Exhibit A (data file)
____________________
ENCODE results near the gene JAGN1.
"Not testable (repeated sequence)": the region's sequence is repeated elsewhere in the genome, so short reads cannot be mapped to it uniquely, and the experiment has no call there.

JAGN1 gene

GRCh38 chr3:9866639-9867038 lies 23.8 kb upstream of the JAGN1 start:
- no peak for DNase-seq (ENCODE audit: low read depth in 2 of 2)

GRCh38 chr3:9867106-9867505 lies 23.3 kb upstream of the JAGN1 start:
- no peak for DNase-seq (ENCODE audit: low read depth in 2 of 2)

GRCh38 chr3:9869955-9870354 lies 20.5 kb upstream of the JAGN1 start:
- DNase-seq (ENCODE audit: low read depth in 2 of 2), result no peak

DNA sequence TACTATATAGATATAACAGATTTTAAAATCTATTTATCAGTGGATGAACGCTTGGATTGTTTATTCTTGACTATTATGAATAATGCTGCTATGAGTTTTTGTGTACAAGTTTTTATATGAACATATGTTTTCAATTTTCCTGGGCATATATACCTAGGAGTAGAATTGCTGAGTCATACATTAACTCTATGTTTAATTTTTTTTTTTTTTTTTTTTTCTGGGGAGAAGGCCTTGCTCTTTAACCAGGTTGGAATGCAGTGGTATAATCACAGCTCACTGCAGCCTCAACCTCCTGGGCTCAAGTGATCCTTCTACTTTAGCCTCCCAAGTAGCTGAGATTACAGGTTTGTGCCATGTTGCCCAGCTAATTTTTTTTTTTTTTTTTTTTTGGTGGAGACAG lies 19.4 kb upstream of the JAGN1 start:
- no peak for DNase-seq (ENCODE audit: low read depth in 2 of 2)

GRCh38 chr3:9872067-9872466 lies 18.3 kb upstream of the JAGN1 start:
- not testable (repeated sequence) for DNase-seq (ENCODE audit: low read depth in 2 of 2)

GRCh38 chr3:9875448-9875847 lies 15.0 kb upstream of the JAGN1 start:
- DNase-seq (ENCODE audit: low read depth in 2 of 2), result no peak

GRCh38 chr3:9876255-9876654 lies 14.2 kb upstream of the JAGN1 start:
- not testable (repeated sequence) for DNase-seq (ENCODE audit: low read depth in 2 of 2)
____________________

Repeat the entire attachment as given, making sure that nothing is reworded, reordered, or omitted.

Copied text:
ENCODE results near the gene JAGN1.
"Not testable (repeated sequence)": the region's sequence is repeated elsewhere in the genome, so short reads cannot be mapped to it uniquely, and the experiment has no call there.

JAGN1 gene

GRCh38 chr3:9866639-9867038 lies 23.8 kb upstream of the JAGN1 start:
- no peak for DNase-seq (ENCODE audit: low read depth in 2 of 2)

GRCh38 chr3:9867106-9867505 lies 23.3 kb upstream of the JAGN1 start:
- no peak for DNase-seq (ENCODE audit: low read depth in 2 of 2)

GRCh38 chr3:9869955-9870354 lies 20.5 kb upstream of the JAGN1 start:
- DNase-seq (ENCODE audit: low read depth in 2 of 2), result no peak

DNA sequence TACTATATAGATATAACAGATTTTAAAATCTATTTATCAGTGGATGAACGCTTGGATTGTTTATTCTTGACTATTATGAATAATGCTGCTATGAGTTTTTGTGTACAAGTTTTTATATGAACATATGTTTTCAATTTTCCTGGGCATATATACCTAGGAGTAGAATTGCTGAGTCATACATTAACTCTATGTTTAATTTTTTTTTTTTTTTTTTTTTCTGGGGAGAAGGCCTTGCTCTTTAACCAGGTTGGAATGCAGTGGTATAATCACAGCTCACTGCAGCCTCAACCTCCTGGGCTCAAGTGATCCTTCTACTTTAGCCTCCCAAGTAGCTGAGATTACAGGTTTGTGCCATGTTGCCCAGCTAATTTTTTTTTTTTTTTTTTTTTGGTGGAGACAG lies 19.4 kb upstream of the JAGN1 start:
- no peak for DNase-seq (ENCODE audit: low read depth in 2 of 2)

GRCh38 chr3:9872067-9872466 lies 18.3 kb upstream of the JAGN1 start:
- not testable (repeated sequence) for DNase-seq (ENCODE audit: low read depth in 2 of 2)

GRCh38 chr3:9875448-9875847 lies 15.0 kb upstream of the JAGN1 start:
- DNase-seq (ENCODE audit: low read depth in 2 of 2), result no peak

GRCh38 chr3:9876255-9876654 lies 14.2 kb upstream of the JAGN1 start:
- not testable (repeated sequence) for DNase-seq (ENCODE audit: low read depth in 2 of 2)